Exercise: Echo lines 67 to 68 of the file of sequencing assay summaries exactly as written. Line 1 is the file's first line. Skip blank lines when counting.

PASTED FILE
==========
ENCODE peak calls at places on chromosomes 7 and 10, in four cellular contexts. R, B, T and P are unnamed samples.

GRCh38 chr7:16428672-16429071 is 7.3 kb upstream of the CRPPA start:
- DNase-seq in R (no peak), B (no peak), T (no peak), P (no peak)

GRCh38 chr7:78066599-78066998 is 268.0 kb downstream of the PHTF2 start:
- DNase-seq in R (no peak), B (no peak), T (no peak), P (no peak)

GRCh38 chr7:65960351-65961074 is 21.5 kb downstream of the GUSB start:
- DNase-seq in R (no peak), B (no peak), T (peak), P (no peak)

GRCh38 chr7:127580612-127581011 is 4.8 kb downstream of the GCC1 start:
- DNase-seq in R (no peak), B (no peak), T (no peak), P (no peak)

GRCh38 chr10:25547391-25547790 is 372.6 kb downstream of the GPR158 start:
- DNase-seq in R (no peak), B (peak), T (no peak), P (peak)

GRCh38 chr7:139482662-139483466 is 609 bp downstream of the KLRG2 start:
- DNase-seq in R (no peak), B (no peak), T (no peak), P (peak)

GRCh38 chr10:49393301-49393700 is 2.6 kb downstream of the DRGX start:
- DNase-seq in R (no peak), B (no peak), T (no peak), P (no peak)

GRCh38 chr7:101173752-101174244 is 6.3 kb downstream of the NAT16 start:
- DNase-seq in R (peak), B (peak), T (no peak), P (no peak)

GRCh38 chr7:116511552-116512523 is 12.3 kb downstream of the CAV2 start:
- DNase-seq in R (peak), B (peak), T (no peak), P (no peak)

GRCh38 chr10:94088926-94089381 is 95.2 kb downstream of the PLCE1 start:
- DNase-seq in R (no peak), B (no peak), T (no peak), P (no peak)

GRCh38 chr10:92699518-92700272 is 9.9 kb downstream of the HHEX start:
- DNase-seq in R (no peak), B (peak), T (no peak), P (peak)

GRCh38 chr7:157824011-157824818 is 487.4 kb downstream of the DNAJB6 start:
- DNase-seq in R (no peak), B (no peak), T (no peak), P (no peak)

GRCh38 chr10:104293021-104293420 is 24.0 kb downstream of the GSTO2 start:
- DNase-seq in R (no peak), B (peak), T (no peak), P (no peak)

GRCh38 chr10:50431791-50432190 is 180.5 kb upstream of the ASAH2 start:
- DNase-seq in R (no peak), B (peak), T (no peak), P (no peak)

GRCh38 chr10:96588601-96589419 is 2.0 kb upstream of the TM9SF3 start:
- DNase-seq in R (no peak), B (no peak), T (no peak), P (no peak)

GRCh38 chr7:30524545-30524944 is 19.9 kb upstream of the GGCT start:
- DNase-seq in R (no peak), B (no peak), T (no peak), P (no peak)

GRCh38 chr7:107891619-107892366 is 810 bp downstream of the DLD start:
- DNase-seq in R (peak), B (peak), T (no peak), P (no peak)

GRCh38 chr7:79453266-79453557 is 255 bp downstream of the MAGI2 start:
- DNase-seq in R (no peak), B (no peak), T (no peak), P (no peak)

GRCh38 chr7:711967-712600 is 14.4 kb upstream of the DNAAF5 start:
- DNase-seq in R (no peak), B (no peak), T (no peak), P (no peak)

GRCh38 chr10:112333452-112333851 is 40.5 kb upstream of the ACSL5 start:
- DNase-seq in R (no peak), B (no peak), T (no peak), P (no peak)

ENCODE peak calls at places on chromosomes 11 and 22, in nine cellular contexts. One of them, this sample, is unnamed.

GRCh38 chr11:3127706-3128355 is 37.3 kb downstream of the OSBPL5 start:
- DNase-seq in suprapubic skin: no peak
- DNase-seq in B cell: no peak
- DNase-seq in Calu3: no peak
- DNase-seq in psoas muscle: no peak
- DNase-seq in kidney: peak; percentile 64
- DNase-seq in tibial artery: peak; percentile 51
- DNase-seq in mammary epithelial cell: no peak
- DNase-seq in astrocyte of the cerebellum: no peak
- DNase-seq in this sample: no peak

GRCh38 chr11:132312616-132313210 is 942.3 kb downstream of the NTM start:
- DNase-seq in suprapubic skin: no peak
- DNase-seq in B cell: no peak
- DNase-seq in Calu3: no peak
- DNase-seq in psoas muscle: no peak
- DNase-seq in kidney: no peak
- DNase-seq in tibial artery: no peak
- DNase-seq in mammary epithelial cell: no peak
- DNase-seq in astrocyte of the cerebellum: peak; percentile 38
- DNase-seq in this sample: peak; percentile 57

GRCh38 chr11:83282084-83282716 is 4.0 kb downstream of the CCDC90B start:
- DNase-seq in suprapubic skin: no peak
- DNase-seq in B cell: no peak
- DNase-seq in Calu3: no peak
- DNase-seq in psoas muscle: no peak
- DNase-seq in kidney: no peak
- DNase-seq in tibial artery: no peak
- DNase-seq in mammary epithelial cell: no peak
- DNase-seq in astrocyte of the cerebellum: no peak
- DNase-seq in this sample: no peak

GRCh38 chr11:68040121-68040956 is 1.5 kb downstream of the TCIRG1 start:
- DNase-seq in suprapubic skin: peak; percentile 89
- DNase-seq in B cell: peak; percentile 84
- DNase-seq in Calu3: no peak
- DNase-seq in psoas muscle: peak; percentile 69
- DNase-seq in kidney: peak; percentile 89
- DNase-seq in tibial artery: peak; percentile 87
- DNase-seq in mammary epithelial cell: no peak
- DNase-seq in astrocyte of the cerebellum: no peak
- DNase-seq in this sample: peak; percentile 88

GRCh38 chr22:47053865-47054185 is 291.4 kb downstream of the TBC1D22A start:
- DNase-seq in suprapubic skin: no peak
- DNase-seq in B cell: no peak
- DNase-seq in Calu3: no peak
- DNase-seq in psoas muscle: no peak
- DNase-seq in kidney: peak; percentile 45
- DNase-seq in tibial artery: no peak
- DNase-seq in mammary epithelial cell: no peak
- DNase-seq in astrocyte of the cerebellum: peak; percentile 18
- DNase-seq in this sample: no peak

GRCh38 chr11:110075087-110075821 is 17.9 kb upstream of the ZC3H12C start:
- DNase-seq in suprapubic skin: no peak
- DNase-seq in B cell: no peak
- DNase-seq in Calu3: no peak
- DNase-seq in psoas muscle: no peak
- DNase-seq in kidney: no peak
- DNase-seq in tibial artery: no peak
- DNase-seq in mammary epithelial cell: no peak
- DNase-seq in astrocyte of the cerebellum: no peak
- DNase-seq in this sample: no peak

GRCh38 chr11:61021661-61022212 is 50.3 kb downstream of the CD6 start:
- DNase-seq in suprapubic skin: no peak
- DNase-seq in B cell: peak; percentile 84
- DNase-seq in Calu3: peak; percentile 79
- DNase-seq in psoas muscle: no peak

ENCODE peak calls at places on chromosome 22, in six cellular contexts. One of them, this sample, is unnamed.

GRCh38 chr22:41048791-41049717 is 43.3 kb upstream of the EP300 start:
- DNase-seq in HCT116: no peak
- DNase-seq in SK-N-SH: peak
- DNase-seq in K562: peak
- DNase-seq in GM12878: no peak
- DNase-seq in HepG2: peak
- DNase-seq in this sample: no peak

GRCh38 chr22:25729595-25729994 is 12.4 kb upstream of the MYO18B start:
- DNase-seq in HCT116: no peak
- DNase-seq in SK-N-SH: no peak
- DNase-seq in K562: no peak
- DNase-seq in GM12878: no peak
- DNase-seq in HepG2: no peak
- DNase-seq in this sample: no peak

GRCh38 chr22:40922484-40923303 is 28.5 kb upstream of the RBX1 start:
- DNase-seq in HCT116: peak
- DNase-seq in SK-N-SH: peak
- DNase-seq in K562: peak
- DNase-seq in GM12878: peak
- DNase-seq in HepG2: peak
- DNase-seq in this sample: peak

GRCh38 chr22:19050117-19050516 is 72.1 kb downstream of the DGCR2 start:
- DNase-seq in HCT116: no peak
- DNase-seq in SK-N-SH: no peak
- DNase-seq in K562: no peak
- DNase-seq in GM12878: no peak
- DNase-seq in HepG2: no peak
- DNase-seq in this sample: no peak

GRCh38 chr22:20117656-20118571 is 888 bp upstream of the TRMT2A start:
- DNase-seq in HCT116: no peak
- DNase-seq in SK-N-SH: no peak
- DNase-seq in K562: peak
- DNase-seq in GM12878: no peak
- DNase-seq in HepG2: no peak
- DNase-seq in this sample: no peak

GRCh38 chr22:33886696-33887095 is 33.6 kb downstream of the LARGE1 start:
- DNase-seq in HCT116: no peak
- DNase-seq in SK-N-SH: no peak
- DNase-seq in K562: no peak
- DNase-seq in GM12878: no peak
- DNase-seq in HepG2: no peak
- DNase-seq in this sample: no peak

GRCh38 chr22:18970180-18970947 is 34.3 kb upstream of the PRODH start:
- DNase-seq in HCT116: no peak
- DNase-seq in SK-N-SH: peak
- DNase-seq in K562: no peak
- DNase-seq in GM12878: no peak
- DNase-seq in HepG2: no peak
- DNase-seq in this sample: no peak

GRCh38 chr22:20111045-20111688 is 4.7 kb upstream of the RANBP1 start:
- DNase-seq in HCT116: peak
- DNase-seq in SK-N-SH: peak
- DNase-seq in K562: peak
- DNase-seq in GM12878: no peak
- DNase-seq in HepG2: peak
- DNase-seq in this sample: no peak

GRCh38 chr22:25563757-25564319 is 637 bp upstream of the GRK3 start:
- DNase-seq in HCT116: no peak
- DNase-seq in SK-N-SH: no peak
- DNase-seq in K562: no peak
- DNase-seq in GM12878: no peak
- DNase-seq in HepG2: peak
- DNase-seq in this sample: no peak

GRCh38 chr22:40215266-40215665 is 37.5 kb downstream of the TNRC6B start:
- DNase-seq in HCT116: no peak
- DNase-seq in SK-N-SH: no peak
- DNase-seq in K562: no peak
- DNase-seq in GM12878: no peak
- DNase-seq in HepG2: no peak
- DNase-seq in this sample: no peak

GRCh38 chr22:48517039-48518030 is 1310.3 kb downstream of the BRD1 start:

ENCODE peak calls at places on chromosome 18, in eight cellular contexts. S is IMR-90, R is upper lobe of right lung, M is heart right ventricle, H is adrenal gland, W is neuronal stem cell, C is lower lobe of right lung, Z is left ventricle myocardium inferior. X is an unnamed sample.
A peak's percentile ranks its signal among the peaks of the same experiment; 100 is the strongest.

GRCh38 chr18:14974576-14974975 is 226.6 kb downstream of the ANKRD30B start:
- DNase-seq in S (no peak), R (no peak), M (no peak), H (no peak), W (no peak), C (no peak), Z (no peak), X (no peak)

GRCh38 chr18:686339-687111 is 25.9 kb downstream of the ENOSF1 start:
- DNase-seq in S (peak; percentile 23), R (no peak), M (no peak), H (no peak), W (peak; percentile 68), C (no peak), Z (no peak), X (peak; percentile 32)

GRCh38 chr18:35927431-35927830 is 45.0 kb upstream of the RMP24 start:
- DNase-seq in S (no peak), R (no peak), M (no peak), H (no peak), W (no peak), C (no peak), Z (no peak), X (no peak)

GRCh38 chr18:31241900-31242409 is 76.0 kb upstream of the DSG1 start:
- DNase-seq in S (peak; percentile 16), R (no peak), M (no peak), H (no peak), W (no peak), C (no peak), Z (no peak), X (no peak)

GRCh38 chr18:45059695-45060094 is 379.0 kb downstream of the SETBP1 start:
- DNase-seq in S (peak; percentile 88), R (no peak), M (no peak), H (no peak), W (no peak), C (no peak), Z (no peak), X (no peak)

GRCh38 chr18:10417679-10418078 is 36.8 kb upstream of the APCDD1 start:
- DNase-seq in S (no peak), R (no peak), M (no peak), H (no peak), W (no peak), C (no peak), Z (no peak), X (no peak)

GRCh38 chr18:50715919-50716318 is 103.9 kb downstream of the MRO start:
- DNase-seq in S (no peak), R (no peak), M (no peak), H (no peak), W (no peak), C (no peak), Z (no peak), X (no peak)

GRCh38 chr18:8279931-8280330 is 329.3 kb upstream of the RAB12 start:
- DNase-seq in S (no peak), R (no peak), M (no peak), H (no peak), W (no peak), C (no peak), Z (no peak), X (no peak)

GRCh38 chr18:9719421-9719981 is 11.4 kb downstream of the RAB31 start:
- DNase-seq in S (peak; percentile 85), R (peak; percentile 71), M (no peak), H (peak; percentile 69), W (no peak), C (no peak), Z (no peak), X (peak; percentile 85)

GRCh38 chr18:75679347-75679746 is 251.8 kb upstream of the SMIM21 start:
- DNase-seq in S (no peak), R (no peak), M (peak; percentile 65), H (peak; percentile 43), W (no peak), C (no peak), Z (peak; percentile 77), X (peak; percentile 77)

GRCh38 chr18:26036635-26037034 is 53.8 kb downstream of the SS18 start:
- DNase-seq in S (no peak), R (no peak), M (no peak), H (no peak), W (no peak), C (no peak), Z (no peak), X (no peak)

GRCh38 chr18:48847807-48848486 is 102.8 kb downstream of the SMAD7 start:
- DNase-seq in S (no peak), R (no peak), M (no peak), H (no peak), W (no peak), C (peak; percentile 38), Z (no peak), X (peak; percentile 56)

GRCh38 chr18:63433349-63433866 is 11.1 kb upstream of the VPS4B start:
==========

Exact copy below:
- DNase-seq in psoas muscle: no peak
- DNase-seq in kidney: no peak